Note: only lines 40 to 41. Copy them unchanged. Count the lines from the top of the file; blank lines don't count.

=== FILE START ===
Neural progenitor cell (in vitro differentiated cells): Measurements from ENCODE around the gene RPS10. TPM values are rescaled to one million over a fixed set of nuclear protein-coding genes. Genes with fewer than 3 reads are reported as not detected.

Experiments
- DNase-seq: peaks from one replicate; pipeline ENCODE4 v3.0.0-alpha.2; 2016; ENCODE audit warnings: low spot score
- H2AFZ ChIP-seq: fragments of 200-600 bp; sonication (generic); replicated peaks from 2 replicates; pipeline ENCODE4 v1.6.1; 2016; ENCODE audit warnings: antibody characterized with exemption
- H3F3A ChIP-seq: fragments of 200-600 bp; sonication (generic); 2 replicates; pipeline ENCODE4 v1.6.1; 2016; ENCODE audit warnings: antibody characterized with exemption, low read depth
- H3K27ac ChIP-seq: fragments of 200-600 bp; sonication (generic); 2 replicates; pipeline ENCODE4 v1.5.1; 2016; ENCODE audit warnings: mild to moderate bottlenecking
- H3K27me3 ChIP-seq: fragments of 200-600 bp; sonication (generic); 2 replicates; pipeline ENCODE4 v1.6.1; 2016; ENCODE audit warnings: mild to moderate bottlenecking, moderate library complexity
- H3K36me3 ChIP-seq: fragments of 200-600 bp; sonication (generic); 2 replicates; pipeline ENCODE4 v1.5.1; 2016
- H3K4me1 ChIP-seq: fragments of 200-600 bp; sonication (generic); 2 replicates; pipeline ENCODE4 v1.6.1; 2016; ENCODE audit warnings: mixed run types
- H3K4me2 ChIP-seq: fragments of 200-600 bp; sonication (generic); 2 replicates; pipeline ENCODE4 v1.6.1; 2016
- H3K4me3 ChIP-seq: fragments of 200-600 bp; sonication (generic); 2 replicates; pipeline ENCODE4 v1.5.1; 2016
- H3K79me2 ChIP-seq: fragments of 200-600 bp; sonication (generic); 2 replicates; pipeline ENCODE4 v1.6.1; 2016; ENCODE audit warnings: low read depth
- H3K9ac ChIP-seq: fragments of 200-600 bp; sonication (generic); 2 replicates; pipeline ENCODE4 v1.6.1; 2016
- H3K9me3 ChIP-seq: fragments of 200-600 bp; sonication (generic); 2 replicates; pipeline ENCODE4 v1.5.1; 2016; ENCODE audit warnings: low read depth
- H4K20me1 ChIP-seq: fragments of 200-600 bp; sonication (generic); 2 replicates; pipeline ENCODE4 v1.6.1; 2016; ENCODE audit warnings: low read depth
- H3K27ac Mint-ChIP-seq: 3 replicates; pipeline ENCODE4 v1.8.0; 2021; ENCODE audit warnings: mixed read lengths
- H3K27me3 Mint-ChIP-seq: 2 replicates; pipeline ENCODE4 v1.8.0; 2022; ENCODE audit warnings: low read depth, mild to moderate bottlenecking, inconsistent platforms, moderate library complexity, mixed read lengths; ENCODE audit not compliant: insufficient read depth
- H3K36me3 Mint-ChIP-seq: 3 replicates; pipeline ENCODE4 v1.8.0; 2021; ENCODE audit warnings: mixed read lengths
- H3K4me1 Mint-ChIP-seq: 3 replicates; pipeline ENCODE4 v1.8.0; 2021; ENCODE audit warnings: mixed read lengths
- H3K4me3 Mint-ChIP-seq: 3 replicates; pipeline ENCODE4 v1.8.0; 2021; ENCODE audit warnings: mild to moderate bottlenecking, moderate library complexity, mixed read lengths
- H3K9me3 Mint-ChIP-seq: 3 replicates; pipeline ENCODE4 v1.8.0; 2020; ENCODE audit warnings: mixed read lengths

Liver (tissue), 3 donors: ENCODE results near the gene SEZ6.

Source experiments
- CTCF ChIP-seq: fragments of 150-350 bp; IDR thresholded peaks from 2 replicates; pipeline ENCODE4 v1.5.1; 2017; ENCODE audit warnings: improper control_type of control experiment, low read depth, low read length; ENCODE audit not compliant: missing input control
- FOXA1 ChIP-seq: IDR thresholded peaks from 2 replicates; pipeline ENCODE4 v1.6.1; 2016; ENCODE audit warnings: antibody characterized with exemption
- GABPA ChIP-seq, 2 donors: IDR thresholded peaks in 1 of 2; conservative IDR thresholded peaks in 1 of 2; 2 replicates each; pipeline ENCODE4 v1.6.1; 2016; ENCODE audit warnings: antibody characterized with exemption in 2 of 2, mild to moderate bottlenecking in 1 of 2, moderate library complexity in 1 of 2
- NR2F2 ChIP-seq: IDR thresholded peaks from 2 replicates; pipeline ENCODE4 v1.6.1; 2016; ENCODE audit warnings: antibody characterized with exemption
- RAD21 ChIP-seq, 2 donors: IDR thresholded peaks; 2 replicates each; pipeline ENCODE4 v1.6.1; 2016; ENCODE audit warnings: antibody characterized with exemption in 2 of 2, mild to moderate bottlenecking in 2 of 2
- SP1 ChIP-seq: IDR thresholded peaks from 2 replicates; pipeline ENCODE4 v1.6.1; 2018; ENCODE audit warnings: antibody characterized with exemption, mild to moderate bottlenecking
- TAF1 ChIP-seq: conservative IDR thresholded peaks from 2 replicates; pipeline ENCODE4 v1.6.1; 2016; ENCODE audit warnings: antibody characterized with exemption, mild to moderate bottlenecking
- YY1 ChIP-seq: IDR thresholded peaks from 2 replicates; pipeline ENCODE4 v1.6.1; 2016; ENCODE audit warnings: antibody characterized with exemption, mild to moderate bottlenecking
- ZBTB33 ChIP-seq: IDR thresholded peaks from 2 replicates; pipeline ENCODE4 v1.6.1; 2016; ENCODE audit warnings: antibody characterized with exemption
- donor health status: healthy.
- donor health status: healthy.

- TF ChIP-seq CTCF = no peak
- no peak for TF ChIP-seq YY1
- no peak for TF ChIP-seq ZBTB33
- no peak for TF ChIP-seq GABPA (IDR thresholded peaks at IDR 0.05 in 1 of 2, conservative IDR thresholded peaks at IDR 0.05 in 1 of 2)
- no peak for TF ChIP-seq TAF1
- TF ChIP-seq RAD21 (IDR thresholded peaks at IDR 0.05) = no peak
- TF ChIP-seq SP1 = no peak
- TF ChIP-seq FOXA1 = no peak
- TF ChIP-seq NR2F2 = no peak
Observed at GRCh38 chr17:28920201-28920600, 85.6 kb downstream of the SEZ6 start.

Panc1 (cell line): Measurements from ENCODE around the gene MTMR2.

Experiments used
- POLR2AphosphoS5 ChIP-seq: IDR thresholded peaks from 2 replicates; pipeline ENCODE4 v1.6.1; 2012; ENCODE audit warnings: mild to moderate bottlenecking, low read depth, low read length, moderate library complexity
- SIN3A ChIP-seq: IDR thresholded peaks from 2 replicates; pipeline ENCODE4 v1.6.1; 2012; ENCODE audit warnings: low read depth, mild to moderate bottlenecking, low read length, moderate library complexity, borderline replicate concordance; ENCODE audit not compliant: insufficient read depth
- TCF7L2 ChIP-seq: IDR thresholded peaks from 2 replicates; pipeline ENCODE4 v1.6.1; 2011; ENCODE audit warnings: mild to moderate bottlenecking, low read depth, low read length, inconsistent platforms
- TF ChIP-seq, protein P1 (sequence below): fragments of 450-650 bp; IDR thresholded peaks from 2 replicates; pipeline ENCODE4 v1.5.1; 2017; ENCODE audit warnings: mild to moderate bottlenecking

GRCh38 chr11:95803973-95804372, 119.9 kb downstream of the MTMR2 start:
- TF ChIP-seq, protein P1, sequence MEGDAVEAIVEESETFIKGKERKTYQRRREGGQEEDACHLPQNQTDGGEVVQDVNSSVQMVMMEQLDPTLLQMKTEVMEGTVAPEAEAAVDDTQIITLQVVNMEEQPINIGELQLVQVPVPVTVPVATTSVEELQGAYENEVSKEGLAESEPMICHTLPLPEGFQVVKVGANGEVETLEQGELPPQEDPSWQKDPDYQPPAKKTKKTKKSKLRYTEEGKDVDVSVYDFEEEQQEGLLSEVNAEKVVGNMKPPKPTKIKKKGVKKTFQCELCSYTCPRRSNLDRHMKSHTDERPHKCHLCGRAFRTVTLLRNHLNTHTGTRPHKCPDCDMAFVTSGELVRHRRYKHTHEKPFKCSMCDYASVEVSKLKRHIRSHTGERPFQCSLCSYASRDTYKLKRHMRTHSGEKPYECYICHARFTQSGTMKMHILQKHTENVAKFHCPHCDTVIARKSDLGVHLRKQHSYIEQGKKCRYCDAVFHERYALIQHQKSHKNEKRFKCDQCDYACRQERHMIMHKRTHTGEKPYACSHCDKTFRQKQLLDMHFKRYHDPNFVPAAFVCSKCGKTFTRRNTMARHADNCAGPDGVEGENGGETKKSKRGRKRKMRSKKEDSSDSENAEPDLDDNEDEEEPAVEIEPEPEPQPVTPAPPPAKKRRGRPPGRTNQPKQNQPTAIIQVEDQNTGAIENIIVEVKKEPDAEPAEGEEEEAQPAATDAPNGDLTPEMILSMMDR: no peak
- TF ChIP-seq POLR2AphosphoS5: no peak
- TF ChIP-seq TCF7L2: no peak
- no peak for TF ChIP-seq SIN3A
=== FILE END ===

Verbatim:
- TF ChIP-seq RAD21 (IDR thresholded peaks at IDR 0.05) = no peak
- TF ChIP-seq SP1 = no peak